And it’s always a fair question to be asked. We may be grateful that previous generations took the decisions they did, to build cathedrals which have rung through the centuries with God’s praises, and where today many will find, in those stones soaked in prayers, a closeness and connection to God that they do not find elsewhere. And we may be grateful, even as we fix a leaking roof, for those who laid the stones that now give us shelter as we worship.

But when we see the extravagance of many in the western Church, ourselves, surely included, and at the same time see our brothers and sisters throughout the world without the money to train teachers or pastors, or to educate – or even feed – their children, doesn’t something in us cry out with those same words? “How can we waste our money on these things when so many are in need?” I know I’ve spoken them; I believe they are a good and right question to ask.

And if you read the passage carefully, Jesus’ doesn’t condemn the question; indeed, his words that the poor will always be with you affirm the desire of those who would redirect resources from extravagance to generosity. No, his criticism is directed at their treatment of this anonymous woman. For they did not just make their case: they were angry, and they scolded her for her act. “Leave her alone,” he says, “why do you trouble her?” “You have the poor with you, you can always show kindness to them; but she has done what she could, here, now.”

I don’t know about you, but in those words I hear Jesus saying “You want to help the poor? Great! Do it, with my blessing and more! You’ll never be short of opportunities. It’s the work of a lifetime; not to be solved by a single gesture, however generous – never, truly, to be solved, in fact. The poor will always be with you; for you will go amongst them in service, and they will be drawn to you for your acts of love and for your commitment to justice.”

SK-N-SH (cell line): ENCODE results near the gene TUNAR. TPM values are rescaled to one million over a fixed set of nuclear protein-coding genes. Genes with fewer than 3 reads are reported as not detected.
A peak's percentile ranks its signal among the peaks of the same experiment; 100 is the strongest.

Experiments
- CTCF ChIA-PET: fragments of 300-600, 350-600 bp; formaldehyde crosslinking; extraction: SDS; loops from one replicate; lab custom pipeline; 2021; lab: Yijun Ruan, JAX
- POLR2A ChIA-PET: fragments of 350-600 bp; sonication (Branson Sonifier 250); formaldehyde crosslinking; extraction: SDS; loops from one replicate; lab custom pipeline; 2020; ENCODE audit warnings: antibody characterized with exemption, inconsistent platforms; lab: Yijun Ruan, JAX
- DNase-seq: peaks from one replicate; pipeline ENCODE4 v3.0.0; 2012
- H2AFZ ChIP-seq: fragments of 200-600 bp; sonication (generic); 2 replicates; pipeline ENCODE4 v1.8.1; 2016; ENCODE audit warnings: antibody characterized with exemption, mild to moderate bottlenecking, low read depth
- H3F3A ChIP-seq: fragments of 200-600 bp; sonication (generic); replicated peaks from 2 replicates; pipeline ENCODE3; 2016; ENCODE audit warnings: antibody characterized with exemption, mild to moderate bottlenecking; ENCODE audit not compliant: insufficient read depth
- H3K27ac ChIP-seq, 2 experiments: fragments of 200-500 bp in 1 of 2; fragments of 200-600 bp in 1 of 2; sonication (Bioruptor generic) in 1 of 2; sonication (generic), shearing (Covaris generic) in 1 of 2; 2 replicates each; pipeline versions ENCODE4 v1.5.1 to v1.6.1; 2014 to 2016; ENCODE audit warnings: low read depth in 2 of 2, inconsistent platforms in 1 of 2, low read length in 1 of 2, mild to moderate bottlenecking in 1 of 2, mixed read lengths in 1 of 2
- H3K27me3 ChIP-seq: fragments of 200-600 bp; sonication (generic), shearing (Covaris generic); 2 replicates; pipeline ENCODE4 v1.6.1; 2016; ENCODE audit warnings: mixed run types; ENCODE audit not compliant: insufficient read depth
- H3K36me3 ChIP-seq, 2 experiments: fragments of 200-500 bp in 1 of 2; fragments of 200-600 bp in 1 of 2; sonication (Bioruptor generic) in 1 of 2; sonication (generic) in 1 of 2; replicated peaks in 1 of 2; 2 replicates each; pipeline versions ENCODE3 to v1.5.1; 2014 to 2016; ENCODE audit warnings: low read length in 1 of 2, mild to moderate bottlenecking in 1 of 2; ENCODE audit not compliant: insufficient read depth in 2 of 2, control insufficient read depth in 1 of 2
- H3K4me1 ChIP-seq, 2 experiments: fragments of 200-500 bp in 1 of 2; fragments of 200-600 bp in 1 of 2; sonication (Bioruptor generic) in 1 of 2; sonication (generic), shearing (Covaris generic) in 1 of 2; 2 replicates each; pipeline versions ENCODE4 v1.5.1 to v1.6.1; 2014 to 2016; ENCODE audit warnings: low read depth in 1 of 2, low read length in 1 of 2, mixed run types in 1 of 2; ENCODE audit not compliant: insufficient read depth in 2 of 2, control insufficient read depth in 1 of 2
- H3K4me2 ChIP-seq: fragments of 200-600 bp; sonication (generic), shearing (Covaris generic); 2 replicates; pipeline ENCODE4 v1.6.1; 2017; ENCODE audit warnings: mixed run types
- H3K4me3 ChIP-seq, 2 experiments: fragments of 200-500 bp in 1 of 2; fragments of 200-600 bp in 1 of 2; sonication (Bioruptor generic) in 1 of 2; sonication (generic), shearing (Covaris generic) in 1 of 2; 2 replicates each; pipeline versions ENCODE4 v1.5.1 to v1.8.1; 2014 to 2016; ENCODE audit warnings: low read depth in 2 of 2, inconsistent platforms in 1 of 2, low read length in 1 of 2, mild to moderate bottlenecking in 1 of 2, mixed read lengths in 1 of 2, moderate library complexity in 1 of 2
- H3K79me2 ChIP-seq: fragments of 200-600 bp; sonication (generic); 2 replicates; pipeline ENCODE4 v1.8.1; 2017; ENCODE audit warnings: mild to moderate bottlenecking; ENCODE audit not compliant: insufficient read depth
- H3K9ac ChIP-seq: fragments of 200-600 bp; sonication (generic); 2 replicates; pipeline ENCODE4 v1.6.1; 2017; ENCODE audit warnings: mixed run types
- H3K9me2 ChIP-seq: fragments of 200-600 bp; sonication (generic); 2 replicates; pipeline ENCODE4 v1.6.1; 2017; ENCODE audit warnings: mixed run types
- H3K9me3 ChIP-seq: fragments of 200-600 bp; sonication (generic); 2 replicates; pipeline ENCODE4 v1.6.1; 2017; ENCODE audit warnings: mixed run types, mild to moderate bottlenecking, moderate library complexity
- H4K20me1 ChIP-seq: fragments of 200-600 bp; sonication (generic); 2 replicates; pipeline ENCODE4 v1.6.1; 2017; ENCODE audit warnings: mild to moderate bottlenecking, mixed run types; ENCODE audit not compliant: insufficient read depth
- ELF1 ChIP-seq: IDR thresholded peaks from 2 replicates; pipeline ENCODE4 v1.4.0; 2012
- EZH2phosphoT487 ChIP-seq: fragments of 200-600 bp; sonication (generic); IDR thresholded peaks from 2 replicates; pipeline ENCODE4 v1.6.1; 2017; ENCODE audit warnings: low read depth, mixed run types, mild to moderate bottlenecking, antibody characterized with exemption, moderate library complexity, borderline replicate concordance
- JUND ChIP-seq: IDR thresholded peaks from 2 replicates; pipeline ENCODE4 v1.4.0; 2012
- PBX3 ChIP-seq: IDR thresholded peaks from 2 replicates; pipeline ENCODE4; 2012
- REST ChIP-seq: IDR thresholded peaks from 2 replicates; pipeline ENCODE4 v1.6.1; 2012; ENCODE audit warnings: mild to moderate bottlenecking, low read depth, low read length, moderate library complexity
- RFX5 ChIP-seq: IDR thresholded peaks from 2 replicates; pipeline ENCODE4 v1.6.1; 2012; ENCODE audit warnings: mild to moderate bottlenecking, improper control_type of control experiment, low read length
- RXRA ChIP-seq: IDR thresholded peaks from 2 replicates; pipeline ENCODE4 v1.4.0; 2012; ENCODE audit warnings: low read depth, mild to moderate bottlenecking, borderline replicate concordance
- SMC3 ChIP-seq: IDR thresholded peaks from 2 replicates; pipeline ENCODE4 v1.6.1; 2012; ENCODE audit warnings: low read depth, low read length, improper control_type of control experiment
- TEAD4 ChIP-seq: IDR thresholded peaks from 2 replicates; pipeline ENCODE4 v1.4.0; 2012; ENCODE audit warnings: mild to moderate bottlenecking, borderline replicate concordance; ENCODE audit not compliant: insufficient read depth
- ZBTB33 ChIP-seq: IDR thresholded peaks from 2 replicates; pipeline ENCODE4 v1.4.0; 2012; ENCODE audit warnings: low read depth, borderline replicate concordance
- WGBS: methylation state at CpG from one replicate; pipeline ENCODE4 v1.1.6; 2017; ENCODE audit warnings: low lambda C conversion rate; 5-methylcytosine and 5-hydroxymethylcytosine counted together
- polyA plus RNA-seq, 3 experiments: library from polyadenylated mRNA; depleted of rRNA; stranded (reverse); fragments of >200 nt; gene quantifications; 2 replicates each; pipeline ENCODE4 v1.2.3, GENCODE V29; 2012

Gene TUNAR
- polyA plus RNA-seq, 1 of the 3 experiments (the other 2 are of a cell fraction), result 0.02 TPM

“But don’t knock her act of love and worship. Sure, it’s a lot of money, but this is just one moment, one place, one person. And she has done what she could do, in service to me.”

Elsewhere, in the parable of the sheep and the goats, Jesus declared that whenever anyone does an act of kindness or generosity for another – especially for ‘one of the least of these’, for those most in need, those most excluded, those most at risk – he receives it as an act of love and generosity given to him.

Put these things together – those in need will always be with you, whatever you do for me, you do for them – with Jesus’ acceptance of, indeed, praise for, the sacrificial generosity of Mary, and you find an invitation for us to take courage, and to indulge in acts of extravagant generosity.

I say take our courage, because to be generous takes courage.

Do you imagine that Mary had several jars of ointment worth a year’s wages each? An unmarried woman, perhaps a widow, she had no reliable income; her saved wealth was her security. This was what she had to rely on, to set against an uncertain future.

In the world’s narrative of scarcity – the story we are always told – there is never enough, and so we need to worry about what we have, what we need, what we anticipate needing in the future.

It’s to that very worry that Jesus spoke in the sermon on the mount, when he encouraged his followers to ‘consider the lilies’ – to believe a different story. Instead of assuming scarcity, to trust in the provision of God. Instead of worrying about whether we will have enough, to believe that God is generous and faithful, and that if we share what God has given to us then both we and others will be blessed.

That is the courage it takes to be generous – the courage of faith that declares we need not be afraid, that we can offer all that we have and all that we are to God in confidence that God is more generous – and in more unexpected ways – that we could ever hope of imagine.

Amen

Comments are closed.